Many American Jews would prefer to gnaw off their right arm and beat themselves silly with it rather than vote for a Republican.

The problem with this kind of long-term consistent devotion to a political party is, obviously, that political parties change and evolve over time.  What may have been a barely noticed, or entirely unnoticed, malicious trend within the party might at some point come to the fore.  This is what we are seeing with the increasingly obnoxious presence of anti-Zionists and BDSers within the Democratic Party and the progressive movement.  It is not a coincidence that Democrats are trending away from Israel.  The party leadership may denounce BDS, as they should, but this does not prevent anti-Semitic anti-Zionism, as a political ideology, from having an influence on how regular Democrats view the Jewish state as time goes by.

This is the broader context that Wasserman-Schultz is operating within and it puts her in a very tough spot.  Whether she realizes it or not as an American Jewish progressive her own political movement has forced her into a choice between supporting Israel and the Jewish people or supporting the progressive-left and the Democratic Party.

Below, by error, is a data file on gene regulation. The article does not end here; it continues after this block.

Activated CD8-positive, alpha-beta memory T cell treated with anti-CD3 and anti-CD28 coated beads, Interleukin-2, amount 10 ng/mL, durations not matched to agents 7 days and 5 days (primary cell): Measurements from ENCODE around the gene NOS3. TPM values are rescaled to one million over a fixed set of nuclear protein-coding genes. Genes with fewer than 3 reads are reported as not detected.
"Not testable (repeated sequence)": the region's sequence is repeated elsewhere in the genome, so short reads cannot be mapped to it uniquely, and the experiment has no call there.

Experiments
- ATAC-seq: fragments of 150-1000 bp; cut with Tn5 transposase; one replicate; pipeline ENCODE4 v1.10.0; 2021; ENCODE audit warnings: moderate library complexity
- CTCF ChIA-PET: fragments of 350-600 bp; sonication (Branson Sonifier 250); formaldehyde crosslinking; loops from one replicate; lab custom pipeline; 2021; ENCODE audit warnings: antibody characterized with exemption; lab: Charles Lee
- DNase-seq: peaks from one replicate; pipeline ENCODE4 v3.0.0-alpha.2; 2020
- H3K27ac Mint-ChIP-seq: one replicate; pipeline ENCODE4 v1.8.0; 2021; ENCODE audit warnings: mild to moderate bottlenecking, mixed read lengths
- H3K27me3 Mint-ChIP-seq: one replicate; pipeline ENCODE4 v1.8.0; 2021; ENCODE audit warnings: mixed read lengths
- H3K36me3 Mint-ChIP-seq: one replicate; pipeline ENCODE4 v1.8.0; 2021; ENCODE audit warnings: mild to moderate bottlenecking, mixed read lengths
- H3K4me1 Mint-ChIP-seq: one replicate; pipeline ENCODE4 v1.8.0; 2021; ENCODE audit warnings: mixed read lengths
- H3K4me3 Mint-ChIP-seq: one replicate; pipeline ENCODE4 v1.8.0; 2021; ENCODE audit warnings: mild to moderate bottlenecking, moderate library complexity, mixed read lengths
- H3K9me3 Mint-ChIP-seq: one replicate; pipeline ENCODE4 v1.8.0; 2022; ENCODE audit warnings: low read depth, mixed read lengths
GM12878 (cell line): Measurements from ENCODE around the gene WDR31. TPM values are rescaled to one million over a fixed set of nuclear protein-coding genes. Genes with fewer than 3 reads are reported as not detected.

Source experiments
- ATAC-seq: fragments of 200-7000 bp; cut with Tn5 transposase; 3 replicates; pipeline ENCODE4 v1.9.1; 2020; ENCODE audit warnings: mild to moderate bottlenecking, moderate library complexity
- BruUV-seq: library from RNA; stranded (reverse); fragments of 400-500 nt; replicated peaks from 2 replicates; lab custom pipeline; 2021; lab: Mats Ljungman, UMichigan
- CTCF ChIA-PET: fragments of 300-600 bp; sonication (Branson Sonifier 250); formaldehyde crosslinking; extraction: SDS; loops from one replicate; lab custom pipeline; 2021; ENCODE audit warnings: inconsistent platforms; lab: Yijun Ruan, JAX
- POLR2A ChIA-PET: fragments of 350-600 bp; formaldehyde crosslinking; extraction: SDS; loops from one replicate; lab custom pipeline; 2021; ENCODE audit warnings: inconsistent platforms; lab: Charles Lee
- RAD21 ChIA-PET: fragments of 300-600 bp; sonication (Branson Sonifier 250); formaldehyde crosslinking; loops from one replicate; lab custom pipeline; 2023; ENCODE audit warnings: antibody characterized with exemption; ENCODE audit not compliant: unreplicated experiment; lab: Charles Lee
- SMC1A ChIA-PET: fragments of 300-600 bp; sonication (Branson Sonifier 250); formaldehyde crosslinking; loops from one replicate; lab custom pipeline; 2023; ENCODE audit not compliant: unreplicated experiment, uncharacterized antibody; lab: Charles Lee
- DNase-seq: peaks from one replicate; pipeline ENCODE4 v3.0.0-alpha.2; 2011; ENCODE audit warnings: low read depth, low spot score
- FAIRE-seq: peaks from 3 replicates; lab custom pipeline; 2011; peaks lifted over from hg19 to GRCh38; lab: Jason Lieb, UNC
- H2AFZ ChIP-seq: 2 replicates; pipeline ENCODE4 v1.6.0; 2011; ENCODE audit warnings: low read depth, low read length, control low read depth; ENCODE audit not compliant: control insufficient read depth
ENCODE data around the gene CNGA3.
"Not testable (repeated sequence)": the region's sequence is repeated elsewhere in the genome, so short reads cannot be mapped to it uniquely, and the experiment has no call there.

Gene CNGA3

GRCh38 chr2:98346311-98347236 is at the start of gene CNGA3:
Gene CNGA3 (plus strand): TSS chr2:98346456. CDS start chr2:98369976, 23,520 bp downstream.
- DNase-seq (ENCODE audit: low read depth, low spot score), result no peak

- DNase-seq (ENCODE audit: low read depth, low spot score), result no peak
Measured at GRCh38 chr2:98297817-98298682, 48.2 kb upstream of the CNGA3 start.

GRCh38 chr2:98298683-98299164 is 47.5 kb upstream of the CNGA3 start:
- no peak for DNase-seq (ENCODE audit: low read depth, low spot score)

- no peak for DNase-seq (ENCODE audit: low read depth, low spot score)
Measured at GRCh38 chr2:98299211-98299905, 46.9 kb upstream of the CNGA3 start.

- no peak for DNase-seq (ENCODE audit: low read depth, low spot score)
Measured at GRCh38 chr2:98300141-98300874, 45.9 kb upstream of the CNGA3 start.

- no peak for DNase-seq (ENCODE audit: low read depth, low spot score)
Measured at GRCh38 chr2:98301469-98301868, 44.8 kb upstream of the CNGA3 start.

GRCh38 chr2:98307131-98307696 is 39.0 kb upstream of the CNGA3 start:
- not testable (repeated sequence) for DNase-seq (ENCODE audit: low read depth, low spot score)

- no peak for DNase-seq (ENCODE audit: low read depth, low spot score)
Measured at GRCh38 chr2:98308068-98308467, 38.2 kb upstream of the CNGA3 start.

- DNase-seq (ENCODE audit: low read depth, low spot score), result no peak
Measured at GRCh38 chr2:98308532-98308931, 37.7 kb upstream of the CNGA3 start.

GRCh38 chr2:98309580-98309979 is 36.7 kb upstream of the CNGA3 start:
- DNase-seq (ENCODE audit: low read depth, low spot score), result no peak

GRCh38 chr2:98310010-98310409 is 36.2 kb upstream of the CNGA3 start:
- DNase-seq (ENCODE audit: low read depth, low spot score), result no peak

I made this choice quite consciously only a few years ago and my choice could not have been easier.

But, then, I was not chair of the DNC, now was I?

Ultimately, though, I wonder if Wasserman-Schultz, in her heart, knows the difference between what it means to be Jewish - whatever that might be for the individual - and what it means to be a Democrat.  In the meantime, she has attacked fellow Floridian, presidential candidate Marco Rubio because Rubio dared to visit the home of Harlan Crow, a wealthy supporter and collector who includes among his holdings an Isaac Newton first edition book, a Benjamin Franklin first edition book, and, along with other items of historical interest, a pair of paintings by Adolph Hitler.